Google acquires no-code app development platform AppSheet

The acquisition will help enterprises empower millions of citizen developers to easily create and extend applications without the need for professional coding skills

Google has acquired AppSheet, a no-code application development platform, for an undisclosed amount.

With this acquisition, customers will be able to develop richer applications at scale that leverage not only Google Sheets and Forms, which are already popular with customers, but other top Google technologies like Android, Maps, and Google Analytics, Google said in a blogpost.

"This acquisition helps enterprises empower millions of citizen developers to more easily create and extend applications without the need for professional coding skills," it added.

AppSheet complements Google Cloud's strategy to re-imagine the application development space with a platform that helps enterprises innovate with no-code development, workflow automation, application integration, and API management as they modernise their business processes in the cloud, it said.

AppSheet's ability to power a range of applications, combined with Google Cloud's deep expertise in key verticals, will further enable digital transformation across industries like financial services, manufacturing, retail, healthcare, communication, and media and entertainment, the blog noted.

AppSheet CEO Praveen Seshadri, in a separate blog, said the team is joining Google Cloud and will continue to run the service.

"We can now deliver a better platform for our customers and reach and empower many more users," he added.

Earlier this month, Google announced it is putting an end to the tracking of third-party cookies on Google Chrome, which is the tech giant's largest technology used for targeted advertising. This move comes after Apple discarded it many years ago and as a response to the current heat around the future of user privacy and prospective cyber threats.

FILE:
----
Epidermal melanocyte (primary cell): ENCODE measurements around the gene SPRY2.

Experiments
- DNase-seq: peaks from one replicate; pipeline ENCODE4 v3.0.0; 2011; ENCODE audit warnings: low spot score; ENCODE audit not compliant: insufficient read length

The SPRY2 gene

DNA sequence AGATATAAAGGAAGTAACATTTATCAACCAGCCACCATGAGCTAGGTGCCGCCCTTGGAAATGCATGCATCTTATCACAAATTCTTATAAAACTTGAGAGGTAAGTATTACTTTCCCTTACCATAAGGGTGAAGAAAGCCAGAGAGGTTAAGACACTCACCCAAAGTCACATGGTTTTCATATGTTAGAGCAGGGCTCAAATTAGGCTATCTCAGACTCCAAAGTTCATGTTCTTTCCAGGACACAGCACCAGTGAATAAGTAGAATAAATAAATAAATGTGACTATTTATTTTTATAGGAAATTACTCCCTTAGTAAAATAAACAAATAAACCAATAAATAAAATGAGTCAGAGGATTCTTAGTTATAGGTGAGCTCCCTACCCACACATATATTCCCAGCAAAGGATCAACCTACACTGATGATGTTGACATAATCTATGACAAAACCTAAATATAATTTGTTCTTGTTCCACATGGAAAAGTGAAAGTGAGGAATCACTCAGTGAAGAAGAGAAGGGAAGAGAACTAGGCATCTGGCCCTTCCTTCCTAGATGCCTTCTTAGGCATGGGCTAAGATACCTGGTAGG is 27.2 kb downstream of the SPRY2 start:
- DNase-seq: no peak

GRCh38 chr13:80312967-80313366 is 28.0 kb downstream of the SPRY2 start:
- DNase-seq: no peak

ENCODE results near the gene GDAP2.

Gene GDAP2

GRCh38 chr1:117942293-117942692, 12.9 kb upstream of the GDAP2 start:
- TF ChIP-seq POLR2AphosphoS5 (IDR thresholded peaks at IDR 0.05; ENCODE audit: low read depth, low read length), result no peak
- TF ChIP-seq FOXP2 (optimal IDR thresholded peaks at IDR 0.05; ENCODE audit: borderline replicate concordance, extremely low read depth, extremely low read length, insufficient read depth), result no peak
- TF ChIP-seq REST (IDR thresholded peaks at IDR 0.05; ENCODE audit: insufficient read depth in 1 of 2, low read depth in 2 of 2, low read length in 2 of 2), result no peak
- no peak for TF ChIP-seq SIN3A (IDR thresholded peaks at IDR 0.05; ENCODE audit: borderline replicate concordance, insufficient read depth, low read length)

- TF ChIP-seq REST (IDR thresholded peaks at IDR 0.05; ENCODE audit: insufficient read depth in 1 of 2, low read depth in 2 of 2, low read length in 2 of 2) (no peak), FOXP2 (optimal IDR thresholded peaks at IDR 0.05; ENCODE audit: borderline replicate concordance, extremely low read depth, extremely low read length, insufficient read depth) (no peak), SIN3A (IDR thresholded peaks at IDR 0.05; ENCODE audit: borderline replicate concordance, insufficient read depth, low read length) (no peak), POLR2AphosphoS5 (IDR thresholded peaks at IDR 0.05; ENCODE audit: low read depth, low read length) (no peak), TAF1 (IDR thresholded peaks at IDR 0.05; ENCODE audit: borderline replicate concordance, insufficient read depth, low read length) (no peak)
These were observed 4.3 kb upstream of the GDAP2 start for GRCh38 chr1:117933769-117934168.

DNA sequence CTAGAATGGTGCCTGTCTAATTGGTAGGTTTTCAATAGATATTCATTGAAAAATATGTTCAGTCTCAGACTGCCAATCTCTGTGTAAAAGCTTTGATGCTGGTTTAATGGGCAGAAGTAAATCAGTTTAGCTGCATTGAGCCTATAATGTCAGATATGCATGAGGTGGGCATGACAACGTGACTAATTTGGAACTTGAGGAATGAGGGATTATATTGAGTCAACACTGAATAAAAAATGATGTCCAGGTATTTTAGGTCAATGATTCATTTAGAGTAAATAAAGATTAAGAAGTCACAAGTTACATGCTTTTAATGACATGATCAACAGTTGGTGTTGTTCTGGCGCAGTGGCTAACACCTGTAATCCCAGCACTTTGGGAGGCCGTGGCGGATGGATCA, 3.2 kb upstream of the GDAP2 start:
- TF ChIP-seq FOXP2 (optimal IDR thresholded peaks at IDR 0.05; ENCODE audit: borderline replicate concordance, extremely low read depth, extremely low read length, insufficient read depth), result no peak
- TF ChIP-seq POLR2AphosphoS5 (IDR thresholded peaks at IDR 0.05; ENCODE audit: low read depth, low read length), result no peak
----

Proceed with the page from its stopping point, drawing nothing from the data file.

Cookies are essentially pieces of data that a user's device and their web browser stores internally after they browse through a website. Assuming that a user browses through Amazon on a web browser, the website leaves traces of data like the items in the cart, login credentials, pages visited, items viewed, etc. These traces left by Amazon are called first-party cookies, which are a reflection of how the website tracks the users. Third-party cookies are those generated by another player that is not the website browsed or the user, but advertisers who promote their companies and products through ads on the webpage.

Most users tend to overlook these advertisements and yet get traced and tracked by the advertisers, who in turn generate a user profile. This profile will have the user's entire browsing history, which gives the advertisers a leverage to target the user with the products they might like to explore.

According to Statista, Google Chrome, Google's flagship product in web browsing, has captured a market share of 63.62 percent in the web browsing category across the world as of September 2019. Apple's browser Safari stands at 17.68 percent while Mozilla Firefox captures 4.39 percent.

(Disclaimer: Additional background information has been added to this PTI copy for context)